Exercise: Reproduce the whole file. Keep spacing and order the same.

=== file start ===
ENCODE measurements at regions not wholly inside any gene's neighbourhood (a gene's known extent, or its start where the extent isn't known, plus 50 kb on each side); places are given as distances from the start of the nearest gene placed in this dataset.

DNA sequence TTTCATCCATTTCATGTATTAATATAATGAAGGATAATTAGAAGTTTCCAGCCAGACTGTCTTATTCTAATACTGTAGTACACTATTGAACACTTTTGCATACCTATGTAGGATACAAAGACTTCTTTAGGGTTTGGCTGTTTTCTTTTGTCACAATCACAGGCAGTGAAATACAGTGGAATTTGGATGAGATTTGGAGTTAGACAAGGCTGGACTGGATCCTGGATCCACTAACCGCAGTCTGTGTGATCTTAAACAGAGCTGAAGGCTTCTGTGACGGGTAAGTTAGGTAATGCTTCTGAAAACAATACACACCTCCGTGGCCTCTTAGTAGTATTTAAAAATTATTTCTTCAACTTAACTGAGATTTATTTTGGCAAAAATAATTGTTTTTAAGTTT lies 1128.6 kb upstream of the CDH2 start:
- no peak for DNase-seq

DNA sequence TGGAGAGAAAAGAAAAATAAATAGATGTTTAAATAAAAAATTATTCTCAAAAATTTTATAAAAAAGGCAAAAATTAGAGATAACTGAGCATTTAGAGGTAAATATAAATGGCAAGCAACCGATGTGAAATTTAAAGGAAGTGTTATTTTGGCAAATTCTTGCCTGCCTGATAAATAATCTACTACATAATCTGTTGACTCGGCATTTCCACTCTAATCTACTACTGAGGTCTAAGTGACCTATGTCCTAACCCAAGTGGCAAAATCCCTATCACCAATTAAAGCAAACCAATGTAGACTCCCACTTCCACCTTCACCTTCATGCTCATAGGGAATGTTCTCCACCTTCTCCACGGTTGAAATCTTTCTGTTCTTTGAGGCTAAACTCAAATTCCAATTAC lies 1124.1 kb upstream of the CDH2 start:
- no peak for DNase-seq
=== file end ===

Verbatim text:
ENCODE measurements at regions not wholly inside any gene's neighbourhood (a gene's known extent, or its start where the extent isn't known, plus 50 kb on each side); places are given as distances from the start of the nearest gene placed in this dataset.

DNA sequence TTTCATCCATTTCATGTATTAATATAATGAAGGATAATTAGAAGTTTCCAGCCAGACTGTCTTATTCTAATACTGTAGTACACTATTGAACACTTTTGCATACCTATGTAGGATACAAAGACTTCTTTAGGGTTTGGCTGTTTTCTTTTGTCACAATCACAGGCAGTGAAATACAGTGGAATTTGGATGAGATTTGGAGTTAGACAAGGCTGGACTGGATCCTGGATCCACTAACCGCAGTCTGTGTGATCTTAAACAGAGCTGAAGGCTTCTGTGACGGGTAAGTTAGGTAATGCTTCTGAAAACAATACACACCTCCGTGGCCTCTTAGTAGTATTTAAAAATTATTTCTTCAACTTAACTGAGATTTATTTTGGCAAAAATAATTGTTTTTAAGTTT lies 1128.6 kb upstream of the CDH2 start:
- no peak for DNase-seq

DNA sequence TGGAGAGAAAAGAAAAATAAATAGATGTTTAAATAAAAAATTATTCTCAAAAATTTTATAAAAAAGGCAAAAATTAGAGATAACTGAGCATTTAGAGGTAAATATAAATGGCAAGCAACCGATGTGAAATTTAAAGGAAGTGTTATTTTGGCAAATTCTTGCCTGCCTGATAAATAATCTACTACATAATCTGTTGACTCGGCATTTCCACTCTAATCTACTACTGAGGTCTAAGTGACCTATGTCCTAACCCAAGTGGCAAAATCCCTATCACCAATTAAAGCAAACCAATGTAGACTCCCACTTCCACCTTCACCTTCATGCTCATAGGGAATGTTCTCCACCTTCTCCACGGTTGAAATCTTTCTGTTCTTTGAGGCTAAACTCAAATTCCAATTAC lies 1124.1 kb upstream of the CDH2 start:
- no peak for DNase-seq